We told you yesterday about the new ESPN.com. Well, now that the new site has launched let’s a take a short tour. First, the design is simpler than the previous version which became clunky. In an attempt to reach out to an audience that now uses smartphones and tablets, ESPN.com makes it easier to read the site on a handheld device. Here’s how it looks on a smartphone:

ESPN.com -smartphone

And here’s how it looks on your desktop/tablet:

ESPN.com - tablet

As you can see, the scoreboard on the top looks cleaner and there’s the “Favorites” section on the left to provide news and scores on your favorite teams. If you have an account with ESPN.com, this will load immediately and you can decide which order team or league you will see as you scroll down the page.

On the right, there’s the “Now” section which will be explained later. The middle section allows for more breaking stories and as newer stories develop, the older ones get pushed furather down the page.

As ESPN explains, not only was this redesign launched with the 20th anniversary of dot com in mind, but also to adapt to a time when more people are accessing the Internet through their smartphones. In a story explaining the redesign, ESPN.com says it’s all about going mobile:

Since our previous redesign, nothing has changed our habits more than the smartphone. We see it here every day: In January, we had 94 million users, and 61 percent of you accessed us only on a mobile device. That’s why our product and tech teams have spent months tinkering behind the digital curtain to make the site responsive, to create a seamless experience from your desktop to your tablet to your handset.

And the mobile site is easier to navigate and it provides links to the Grantland and FiveThirtyEight microsites under the “news” tab.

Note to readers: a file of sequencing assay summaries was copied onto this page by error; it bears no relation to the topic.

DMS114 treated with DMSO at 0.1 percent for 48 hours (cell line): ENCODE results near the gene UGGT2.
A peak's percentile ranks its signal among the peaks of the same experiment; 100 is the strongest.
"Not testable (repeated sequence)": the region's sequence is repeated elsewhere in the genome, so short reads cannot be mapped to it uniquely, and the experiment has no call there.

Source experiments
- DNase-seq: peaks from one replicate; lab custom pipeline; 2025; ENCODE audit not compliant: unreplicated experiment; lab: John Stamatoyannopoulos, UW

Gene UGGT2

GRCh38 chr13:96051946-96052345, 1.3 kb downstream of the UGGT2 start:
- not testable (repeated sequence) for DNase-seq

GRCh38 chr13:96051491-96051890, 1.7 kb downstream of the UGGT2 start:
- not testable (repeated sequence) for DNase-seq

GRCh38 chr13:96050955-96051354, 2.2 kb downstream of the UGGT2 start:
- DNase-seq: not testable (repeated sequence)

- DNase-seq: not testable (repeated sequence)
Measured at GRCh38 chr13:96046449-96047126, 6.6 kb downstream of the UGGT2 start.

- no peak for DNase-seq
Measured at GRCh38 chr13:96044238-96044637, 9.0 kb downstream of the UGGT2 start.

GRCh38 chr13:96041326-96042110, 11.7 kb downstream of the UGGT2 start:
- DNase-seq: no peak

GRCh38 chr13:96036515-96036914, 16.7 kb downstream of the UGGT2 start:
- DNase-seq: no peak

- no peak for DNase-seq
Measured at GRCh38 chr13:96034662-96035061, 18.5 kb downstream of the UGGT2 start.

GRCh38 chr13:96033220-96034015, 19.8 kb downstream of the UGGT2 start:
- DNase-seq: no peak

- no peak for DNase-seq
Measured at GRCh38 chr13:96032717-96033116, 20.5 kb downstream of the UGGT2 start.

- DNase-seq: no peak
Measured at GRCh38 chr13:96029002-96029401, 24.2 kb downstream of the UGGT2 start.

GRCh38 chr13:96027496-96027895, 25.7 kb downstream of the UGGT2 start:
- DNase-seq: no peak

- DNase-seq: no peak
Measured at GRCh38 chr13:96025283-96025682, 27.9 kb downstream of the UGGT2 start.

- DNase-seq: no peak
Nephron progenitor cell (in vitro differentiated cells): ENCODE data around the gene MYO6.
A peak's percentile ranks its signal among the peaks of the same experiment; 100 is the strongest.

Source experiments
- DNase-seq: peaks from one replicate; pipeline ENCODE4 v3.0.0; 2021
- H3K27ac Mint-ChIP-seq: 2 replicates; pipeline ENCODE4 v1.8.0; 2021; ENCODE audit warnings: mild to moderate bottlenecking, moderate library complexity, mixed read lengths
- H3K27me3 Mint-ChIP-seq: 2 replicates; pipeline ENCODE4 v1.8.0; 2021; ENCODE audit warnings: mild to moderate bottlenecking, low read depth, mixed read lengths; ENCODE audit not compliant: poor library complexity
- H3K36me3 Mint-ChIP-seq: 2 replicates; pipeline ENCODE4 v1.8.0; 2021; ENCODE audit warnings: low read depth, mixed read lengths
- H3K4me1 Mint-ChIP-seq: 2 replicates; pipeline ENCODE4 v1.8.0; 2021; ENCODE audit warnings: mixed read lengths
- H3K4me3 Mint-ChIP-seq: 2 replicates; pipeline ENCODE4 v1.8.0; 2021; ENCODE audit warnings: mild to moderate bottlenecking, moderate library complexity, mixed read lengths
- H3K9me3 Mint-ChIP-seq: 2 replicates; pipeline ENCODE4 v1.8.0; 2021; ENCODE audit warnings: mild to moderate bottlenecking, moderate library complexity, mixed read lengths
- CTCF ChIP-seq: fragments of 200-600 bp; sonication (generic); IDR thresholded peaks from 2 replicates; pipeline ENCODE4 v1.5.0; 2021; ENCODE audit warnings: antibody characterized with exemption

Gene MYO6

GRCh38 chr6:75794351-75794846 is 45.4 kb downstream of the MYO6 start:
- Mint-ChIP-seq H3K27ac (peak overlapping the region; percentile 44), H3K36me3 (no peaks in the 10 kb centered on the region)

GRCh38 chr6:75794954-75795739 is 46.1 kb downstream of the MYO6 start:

ESPN.com - sites

And if you hit the “Now” tab, you’ll see something familiar if you access the ESPN mobile and tablet apps:

The ESPN Now section is powered by a dedicated editorial team, charged with capturing and curating a stream of up-to-the-minute sports moments and conversations as they’re happening. Content in ESPN Now includes short, snackable content including breaking news, must-see and in-game video, audio clips, social responses, insightful statistics from ESPN Stats & Info and more, all of which are easily shareable. First introduced in the ESPN App, ESPN Now provides a way to capture the immediacy of sports today, while maintaining the editorial standard required by ESPN.

ESPN.com - Now

There’s plenty of new things at ESPN.com. It will take some time getting used to and while people generally don’t like change, this relaunch has been coming. We’ll see if visitors respond, if they’ll turn away in favor of Yahoo or other sites.

About Ken Fang

Ken has been covering the sports media in earnest at his own site, Fang's Bites since May 2007 and at Awful Announcing since March 2013.

He provides a unique perspective having been an award-winning radio news reporter in Providence and having worked in local television.

Fang celebrates the four Boston Red Sox World Championships in the 21st Century, but continues to be a long-suffering Cleveland Browns fan.

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